10. The Tao of Pooh Audiobook. (You cand find it free on youtube, too.) I read this book in college, and loved it so much I also read the Te of Piglet, which was good but not as good. Author Benjamin Hoff shows that "Pooh's Way" is amazingly consistent with the principles of living envisioned by the Chinese founders of Taoism. It's very fun and cute. The audiobook would be great for a road trip with a slightly older child — 11ish maybe. Available on Amazon: $14.59

For Part II, click here.

 

Sikhism in 60 Seconds

Twelve years ago, a mass murder sparked America's interest in Islam. Now it's happening again — only, this time, the religion is Sikhism. As Sikhs all over the world today mourn the loss of six of their own who died Sunday in a Wisconsin temple, they also find themselves explaining who they are to a country mostly unfamiliar with their customs and beliefs. "We are pretty sure that this is a hate crime because there is so much ignorance," Rajwa Singh of the Guru Gobind Singh Foundation in Rockville, Md., told NBCWashington.com. "People mistake us (for) either being Taliban, or being part of Bin Laden’s network, or al-Qaida because of our turbans and beards."

Let us not be the "people" Singh speaks of. Here  is Sikhism in a nutshell.

Sikhism is a relatively new religion, having been founded in 1500 in the Punjab (northwestern region) of India. It boasts some 30 million adherents worldwide and 314,000 in the United States.

Like most major religions, Sikhism has a "star of the show" — a single person who found a new way to live and brought that message to his people through a traveling ministry. In this case the star was Guru Nanak Dev, who (like Buddha) saw suffering and confusion in the world and set out to bring peace, compassion and truth.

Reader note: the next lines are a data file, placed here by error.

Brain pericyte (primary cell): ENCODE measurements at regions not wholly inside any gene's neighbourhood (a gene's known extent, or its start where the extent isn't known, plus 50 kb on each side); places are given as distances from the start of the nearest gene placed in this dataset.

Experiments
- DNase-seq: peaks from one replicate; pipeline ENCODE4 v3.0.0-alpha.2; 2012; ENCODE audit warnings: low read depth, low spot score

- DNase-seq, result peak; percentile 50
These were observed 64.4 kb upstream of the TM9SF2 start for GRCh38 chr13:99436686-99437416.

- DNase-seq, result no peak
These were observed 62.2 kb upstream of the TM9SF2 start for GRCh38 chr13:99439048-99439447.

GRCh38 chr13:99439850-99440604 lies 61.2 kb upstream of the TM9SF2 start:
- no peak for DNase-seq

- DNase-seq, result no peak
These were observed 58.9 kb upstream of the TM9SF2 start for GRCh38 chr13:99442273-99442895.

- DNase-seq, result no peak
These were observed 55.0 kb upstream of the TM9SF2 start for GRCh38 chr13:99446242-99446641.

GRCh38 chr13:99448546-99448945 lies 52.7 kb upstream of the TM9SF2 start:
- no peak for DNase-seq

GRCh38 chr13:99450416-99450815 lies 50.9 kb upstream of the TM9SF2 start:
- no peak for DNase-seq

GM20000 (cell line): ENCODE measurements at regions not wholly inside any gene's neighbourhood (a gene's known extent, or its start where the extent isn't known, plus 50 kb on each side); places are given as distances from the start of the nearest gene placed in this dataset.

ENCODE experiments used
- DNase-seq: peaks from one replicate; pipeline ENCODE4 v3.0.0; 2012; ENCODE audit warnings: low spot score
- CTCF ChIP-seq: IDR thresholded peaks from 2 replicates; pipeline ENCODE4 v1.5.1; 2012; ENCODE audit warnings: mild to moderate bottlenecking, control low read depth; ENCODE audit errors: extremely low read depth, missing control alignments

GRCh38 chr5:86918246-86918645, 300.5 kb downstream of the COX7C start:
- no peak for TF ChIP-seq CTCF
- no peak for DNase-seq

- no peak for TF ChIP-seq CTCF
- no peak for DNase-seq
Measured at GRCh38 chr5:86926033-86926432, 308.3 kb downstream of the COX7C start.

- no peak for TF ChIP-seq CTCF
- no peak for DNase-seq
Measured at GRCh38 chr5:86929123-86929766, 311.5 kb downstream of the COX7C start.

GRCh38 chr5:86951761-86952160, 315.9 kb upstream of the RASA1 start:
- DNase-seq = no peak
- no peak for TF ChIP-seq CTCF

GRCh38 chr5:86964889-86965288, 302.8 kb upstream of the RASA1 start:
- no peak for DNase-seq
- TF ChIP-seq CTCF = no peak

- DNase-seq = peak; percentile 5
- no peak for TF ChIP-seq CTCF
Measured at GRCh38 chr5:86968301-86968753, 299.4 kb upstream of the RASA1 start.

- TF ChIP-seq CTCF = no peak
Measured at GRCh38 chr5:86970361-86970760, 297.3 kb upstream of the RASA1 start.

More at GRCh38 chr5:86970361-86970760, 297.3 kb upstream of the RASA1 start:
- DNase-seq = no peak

Nanak's message was fairly simply. There is one God — or "Waheguru" in Punjabi. Waheguru, whose literal translation is "Wonderful Teacher," is believed to be a shapeless, timeless, genderless presence that created many worlds, including ours. Sikhs do not embrace the traditional notion of heaven or hell. What they seek is a "spiritual union" with Waheguru, which they attain through a balance of work, worship and charity. They also put great importance on avoiding the "Five Evils": ego, anger, greed, attachment and lust.

Sikhism is about the most inclusive religion you're likely to find, which is part of what makes Sunday's killings feel particularly brutal and senseless. "Sikhs believe that no matter what race, sex, or religion one is, all are equal in God's eyes," reads a Wikipedia passage. "Men and women are equal and share the same rights, and women can lead in prayers.

Sikhs have one sacred text, called the Guru Ganth Sahib, a book that reads a bit like an extended poem. The book is a compilation of traditions, teachings and philosophies learned from Guru Nanak and his nine successors, all of whom were hand-picked by the previous guru. The last of the nine died in 1708.

Oh, and one last thing: Sikhs don't trim their hair or beards because they wish to remain as close to their natural state — the way God made them — as possible. They wear turbans to show their devotion to their religion and, for more practical reasons, to keep their long hair from becoming tangled.

Religious Picture Books Have Much to Offer — But Choose Wisely

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Can we talk about religious picture books for a minute?

I'm assuming most of you didn't read your kid a religious bedtime story last night. And that it rarely occurs to you to wonder what new Islamic, Hindu or Christian children's books came out this year. I'm also willing to bet you don't spend a lot of time in the religious section at your public library.

But it might be time to start.

For the last month or so I've been obsessed with religion-books for kids — mostly because my own knowledge of religious stories is limited, and I'm always looking for language to use when talking through certain religious concepts with my daughter. At any given time, I might have 15 of these things stacked in my office, and another dozen on hold at the library.